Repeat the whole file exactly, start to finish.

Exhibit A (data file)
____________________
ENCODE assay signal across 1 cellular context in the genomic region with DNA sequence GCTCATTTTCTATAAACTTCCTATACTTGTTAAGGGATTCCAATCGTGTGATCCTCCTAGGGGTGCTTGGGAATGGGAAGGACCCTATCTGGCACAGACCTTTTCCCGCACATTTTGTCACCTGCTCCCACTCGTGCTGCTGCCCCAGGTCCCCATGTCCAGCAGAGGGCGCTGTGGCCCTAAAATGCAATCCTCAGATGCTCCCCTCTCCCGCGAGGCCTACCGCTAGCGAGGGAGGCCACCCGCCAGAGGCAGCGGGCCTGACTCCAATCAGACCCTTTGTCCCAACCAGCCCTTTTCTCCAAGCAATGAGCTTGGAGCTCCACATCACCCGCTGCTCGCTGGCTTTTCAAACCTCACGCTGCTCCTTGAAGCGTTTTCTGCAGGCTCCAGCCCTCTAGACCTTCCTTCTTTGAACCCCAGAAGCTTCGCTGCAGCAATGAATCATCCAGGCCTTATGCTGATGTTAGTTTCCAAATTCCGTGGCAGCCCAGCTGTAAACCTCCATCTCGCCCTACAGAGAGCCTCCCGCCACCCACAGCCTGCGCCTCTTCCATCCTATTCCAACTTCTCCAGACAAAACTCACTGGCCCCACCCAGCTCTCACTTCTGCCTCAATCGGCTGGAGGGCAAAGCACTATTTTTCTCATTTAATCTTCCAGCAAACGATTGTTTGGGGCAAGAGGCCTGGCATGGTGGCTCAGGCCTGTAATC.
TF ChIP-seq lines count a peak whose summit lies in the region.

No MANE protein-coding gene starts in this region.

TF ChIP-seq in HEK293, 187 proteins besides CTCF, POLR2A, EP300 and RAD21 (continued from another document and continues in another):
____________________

ENCODE assay signal across 1 cellular context in the genomic region with DNA sequence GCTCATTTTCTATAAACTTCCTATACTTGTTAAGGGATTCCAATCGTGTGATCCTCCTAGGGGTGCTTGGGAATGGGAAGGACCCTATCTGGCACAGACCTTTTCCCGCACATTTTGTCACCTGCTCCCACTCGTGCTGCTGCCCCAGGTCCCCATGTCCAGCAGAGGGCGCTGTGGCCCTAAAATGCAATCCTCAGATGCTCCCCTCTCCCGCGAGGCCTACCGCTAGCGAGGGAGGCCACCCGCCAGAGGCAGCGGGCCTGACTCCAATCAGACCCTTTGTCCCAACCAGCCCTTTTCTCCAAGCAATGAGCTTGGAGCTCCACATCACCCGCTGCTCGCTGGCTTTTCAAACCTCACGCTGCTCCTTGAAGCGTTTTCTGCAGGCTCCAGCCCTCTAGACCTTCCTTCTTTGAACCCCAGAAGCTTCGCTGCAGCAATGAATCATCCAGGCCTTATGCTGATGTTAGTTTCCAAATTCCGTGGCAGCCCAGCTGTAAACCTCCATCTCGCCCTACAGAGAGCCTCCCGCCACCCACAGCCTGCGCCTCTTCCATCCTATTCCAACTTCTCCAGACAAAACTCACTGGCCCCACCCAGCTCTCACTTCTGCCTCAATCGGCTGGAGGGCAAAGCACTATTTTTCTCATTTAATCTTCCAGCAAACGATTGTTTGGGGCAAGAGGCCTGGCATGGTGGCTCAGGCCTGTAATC.
TF ChIP-seq lines count a peak whose summit lies in the region.

No MANE protein-coding gene starts in this region.

TF ChIP-seq in HEK293, 187 proteins besides CTCF, POLR2A, EP300 and RAD21 (continued from another document and continues in another):